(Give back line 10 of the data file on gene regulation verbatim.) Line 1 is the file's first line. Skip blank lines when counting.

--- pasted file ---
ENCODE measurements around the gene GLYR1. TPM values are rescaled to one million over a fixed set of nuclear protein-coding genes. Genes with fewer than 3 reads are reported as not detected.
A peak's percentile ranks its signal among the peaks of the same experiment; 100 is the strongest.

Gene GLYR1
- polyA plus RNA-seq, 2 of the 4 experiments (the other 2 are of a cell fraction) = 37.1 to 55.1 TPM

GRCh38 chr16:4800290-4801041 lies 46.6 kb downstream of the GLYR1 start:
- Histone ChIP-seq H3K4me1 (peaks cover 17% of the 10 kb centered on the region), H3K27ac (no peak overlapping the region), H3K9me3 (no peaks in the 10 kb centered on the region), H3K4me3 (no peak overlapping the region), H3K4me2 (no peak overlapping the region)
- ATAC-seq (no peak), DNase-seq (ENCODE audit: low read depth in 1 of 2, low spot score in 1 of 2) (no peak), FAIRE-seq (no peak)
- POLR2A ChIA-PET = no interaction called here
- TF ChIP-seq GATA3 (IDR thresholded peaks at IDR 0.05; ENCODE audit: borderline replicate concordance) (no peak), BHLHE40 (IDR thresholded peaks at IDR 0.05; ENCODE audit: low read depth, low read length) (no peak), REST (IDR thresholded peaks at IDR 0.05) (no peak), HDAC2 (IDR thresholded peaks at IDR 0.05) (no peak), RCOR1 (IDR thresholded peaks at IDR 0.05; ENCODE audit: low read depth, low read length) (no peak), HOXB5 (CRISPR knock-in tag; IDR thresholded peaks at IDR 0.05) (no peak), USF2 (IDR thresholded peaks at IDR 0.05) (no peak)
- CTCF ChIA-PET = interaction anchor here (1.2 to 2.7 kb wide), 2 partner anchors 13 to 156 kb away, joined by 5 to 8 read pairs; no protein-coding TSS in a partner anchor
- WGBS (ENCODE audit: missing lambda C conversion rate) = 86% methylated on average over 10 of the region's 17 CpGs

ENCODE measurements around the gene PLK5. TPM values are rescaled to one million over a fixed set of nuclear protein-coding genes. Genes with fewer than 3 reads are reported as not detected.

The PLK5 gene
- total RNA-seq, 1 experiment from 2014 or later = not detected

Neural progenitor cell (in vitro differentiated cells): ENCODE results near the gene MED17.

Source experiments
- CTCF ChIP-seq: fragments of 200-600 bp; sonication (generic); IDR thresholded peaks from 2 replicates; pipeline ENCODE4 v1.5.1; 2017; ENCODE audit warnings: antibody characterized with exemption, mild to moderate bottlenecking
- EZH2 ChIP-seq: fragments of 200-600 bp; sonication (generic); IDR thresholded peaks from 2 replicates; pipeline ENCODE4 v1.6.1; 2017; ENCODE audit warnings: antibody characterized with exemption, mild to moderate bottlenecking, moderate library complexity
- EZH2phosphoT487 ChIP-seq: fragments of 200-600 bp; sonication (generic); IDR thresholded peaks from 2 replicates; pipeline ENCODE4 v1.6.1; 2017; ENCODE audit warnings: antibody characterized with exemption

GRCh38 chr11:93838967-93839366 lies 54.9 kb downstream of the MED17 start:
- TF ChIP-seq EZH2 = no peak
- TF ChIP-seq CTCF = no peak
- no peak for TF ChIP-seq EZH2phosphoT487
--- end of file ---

- CTCF ChIA-PET = interaction anchor here (1.2 to 2.7 kb wide), 2 partner anchors 13 to 156 kb away, joined by 5 to 8 read pairs; no protein-coding TSS in a partner anchor